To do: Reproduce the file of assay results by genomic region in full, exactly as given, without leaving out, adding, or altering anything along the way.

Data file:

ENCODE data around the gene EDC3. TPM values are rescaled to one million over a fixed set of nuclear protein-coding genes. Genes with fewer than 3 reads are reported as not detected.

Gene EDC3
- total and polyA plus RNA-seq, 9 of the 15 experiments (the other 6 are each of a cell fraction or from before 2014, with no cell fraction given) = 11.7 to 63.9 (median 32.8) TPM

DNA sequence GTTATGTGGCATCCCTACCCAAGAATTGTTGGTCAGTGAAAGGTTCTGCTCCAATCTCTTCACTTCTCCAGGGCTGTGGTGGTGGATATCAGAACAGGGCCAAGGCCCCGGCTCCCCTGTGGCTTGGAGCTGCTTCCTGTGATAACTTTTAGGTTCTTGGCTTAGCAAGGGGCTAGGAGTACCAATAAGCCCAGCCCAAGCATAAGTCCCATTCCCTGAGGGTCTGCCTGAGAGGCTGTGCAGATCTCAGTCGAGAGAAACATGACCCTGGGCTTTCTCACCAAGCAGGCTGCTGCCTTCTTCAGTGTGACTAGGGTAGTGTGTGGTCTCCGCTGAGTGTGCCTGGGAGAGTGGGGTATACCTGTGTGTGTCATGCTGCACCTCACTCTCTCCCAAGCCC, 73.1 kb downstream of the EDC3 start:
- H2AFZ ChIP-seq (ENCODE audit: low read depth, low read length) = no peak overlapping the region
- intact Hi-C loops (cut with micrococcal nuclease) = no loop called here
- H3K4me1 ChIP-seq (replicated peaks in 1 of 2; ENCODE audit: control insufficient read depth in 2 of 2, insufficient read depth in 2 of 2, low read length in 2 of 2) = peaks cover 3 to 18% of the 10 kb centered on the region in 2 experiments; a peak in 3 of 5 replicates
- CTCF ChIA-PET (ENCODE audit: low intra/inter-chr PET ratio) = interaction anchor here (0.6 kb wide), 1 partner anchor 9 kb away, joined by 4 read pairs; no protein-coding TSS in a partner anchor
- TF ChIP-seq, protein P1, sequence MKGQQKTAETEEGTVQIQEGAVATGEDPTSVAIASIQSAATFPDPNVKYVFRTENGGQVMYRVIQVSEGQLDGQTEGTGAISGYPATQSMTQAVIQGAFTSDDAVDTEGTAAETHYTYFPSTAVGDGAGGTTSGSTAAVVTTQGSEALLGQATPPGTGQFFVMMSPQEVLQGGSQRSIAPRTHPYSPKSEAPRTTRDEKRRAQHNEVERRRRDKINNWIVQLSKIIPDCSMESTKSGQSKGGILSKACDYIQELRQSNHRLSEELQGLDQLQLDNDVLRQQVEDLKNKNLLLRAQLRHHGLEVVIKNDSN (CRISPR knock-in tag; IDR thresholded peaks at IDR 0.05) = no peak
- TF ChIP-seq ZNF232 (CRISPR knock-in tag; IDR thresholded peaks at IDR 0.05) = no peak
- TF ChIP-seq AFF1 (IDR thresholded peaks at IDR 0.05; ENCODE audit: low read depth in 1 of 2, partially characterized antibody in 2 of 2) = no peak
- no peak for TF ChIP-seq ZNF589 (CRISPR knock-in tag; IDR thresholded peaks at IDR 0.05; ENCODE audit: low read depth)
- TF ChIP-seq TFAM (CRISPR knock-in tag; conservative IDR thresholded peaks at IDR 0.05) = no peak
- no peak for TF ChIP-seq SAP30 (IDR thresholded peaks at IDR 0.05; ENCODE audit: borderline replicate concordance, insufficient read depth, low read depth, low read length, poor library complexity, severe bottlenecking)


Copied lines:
ENCODE data around the gene EDC3. TPM values are rescaled to one million over a fixed set of nuclear protein-coding genes. Genes with fewer than 3 reads are reported as not detected.

Gene EDC3
- total and polyA plus RNA-seq, 9 of the 15 experiments (the other 6 are each of a cell fraction or from before 2014, with no cell fraction given) = 11.7 to 63.9 (median 32.8) TPM

DNA sequence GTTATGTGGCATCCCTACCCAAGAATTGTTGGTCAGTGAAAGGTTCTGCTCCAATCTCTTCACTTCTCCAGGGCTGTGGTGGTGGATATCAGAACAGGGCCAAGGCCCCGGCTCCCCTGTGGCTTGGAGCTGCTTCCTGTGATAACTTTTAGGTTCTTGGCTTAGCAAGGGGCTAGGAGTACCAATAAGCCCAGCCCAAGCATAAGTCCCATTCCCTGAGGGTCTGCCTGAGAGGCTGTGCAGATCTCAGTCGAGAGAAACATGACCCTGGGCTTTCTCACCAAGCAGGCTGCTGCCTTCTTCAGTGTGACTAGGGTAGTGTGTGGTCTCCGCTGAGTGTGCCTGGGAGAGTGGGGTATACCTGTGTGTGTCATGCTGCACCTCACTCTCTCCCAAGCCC, 73.1 kb downstream of the EDC3 start:
- H2AFZ ChIP-seq (ENCODE audit: low read depth, low read length) = no peak overlapping the region
- intact Hi-C loops (cut with micrococcal nuclease) = no loop called here
- H3K4me1 ChIP-seq (replicated peaks in 1 of 2; ENCODE audit: control insufficient read depth in 2 of 2, insufficient read depth in 2 of 2, low read length in 2 of 2) = peaks cover 3 to 18% of the 10 kb centered on the region in 2 experiments; a peak in 3 of 5 replicates
- CTCF ChIA-PET (ENCODE audit: low intra/inter-chr PET ratio) = interaction anchor here (0.6 kb wide), 1 partner anchor 9 kb away, joined by 4 read pairs; no protein-coding TSS in a partner anchor
- TF ChIP-seq, protein P1, sequence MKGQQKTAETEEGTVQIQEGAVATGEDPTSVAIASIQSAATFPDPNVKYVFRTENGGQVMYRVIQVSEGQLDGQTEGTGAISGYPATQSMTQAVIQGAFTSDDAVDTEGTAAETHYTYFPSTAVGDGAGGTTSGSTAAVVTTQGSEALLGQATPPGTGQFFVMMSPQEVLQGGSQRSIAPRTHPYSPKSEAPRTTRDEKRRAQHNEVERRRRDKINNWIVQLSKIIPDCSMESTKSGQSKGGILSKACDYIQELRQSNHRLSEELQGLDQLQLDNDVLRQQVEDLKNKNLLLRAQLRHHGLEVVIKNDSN (CRISPR knock-in tag; IDR thresholded peaks at IDR 0.05) = no peak
- TF ChIP-seq ZNF232 (CRISPR knock-in tag; IDR thresholded peaks at IDR 0.05) = no peak
- TF ChIP-seq AFF1 (IDR thresholded peaks at IDR 0.05; ENCODE audit: low read depth in 1 of 2, partially characterized antibody in 2 of 2) = no peak
- no peak for TF ChIP-seq ZNF589 (CRISPR knock-in tag; IDR thresholded peaks at IDR 0.05; ENCODE audit: low read depth)
- TF ChIP-seq TFAM (CRISPR knock-in tag; conservative IDR thresholded peaks at IDR 0.05) = no peak
- no peak for TF ChIP-seq SAP30 (IDR thresholded peaks at IDR 0.05; ENCODE audit: borderline replicate concordance, insufficient read depth, low read depth, low read length, poor library complexity, severe bottlenecking)